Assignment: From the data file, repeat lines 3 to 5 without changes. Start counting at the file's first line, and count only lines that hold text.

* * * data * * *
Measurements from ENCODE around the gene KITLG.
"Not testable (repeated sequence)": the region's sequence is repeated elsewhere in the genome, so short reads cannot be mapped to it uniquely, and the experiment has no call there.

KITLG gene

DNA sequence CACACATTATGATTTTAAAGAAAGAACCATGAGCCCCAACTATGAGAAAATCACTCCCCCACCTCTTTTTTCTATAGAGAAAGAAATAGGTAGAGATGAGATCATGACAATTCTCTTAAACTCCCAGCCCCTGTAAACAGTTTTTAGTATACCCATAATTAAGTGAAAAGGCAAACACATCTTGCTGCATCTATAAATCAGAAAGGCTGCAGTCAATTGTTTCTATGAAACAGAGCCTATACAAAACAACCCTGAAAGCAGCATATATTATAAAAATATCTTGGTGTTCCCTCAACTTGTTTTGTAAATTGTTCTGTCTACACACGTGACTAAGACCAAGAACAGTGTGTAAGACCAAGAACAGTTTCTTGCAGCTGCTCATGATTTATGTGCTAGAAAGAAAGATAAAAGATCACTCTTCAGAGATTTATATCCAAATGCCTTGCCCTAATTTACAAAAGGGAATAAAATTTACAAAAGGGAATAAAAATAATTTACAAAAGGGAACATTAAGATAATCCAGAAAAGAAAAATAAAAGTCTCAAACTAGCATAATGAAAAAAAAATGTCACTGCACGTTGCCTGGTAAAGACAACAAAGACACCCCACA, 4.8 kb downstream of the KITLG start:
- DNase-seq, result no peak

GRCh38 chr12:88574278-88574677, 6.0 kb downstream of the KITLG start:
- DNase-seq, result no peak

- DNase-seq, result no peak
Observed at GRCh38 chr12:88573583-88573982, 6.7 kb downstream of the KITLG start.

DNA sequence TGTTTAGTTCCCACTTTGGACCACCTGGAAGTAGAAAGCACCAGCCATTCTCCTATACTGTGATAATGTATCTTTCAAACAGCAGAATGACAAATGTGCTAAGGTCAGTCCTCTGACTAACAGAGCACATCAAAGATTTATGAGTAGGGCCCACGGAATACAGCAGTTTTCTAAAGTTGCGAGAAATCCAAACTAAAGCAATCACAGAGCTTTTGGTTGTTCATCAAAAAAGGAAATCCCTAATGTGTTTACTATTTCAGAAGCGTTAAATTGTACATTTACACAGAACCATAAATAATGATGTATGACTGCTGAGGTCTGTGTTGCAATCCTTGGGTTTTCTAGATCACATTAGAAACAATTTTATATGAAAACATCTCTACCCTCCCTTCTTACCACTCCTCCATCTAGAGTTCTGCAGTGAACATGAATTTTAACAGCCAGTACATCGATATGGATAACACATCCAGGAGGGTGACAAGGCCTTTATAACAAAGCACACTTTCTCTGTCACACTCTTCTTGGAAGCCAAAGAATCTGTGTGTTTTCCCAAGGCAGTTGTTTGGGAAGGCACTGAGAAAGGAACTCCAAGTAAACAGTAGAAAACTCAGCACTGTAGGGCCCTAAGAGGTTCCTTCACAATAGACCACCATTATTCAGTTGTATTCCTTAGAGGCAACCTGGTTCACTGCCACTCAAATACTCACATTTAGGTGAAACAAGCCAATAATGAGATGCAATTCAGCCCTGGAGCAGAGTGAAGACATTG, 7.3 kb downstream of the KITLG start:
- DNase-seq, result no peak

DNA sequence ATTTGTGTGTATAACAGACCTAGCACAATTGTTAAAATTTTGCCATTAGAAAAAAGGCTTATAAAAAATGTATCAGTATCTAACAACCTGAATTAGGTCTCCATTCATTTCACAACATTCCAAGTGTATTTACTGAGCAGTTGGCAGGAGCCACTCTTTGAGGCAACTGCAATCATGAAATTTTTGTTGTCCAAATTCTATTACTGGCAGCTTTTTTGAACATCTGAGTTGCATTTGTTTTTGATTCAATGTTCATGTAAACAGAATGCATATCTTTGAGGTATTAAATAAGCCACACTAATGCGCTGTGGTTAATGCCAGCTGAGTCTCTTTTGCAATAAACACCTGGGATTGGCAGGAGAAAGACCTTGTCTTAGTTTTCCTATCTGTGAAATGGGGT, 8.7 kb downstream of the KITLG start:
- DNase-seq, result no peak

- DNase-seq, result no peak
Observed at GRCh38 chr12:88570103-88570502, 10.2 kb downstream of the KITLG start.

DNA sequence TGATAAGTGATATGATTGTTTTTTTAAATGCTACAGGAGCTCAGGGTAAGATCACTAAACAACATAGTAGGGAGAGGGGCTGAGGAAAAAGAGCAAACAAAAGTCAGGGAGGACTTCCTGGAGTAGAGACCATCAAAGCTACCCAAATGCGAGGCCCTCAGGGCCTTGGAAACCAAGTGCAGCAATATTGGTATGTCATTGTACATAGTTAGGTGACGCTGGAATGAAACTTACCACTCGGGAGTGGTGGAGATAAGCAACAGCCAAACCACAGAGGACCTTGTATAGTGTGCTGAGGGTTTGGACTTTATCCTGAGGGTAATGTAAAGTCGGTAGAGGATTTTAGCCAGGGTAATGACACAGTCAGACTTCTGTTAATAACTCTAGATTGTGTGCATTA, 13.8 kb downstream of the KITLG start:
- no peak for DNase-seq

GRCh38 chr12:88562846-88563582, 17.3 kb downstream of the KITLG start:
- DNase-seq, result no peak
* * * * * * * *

KITLG gene

DNA sequence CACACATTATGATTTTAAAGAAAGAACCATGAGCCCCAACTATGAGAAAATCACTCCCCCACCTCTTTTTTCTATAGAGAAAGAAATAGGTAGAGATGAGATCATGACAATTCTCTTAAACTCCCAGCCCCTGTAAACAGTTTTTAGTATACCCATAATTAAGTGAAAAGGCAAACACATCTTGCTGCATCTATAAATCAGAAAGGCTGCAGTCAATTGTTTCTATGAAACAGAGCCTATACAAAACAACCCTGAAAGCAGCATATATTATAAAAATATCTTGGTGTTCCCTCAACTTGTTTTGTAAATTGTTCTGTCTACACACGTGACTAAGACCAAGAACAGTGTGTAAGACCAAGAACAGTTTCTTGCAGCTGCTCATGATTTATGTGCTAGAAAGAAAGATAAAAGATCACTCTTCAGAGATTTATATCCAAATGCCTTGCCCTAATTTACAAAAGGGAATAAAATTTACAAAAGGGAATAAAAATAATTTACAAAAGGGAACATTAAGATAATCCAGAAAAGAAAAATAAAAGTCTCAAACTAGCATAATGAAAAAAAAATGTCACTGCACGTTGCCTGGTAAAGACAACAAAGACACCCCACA, 4.8 kb downstream of the KITLG start:
- DNase-seq, result no peak